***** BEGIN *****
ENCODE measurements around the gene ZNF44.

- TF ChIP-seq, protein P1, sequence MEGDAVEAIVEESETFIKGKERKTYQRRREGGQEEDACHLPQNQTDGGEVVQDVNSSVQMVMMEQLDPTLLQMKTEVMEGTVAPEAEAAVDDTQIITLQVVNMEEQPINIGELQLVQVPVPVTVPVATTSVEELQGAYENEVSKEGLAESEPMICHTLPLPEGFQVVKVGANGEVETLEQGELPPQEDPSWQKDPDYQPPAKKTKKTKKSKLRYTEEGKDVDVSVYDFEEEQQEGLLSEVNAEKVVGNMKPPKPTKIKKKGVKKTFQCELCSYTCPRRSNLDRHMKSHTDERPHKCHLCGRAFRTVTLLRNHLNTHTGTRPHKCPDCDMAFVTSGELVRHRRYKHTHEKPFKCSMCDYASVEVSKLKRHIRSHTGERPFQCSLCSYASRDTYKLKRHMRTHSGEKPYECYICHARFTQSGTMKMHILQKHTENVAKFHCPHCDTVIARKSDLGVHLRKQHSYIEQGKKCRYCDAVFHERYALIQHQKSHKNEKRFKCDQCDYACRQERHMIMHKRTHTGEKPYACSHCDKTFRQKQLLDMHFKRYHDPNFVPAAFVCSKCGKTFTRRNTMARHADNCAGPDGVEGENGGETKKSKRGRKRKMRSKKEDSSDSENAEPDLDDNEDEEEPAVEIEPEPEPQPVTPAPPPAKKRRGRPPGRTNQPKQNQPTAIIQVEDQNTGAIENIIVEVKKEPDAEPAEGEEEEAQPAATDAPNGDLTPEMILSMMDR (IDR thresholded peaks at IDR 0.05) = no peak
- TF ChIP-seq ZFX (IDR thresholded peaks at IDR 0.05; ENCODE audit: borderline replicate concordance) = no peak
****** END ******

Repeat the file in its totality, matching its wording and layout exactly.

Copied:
ENCODE measurements around the gene ZNF44.

- TF ChIP-seq, protein P1, sequence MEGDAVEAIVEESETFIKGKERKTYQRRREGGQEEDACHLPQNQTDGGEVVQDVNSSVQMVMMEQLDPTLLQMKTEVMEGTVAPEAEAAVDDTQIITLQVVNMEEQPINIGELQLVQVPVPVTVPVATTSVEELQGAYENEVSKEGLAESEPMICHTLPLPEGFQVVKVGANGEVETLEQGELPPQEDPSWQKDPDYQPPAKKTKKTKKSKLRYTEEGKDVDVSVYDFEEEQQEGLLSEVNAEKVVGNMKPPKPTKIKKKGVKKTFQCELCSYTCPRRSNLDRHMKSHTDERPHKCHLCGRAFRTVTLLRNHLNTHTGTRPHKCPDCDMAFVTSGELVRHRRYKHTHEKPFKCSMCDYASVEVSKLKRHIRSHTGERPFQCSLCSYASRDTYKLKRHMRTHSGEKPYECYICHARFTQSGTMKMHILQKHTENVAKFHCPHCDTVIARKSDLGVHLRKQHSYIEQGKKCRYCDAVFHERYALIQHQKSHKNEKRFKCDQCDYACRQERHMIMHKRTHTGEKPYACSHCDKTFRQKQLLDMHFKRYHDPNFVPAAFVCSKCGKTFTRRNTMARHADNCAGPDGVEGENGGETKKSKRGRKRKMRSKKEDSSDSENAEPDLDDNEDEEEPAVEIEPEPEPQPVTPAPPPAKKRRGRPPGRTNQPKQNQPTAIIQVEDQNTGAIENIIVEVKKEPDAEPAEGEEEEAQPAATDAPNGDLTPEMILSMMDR (IDR thresholded peaks at IDR 0.05) = no peak
- TF ChIP-seq ZFX (IDR thresholded peaks at IDR 0.05; ENCODE audit: borderline replicate concordance) = no peak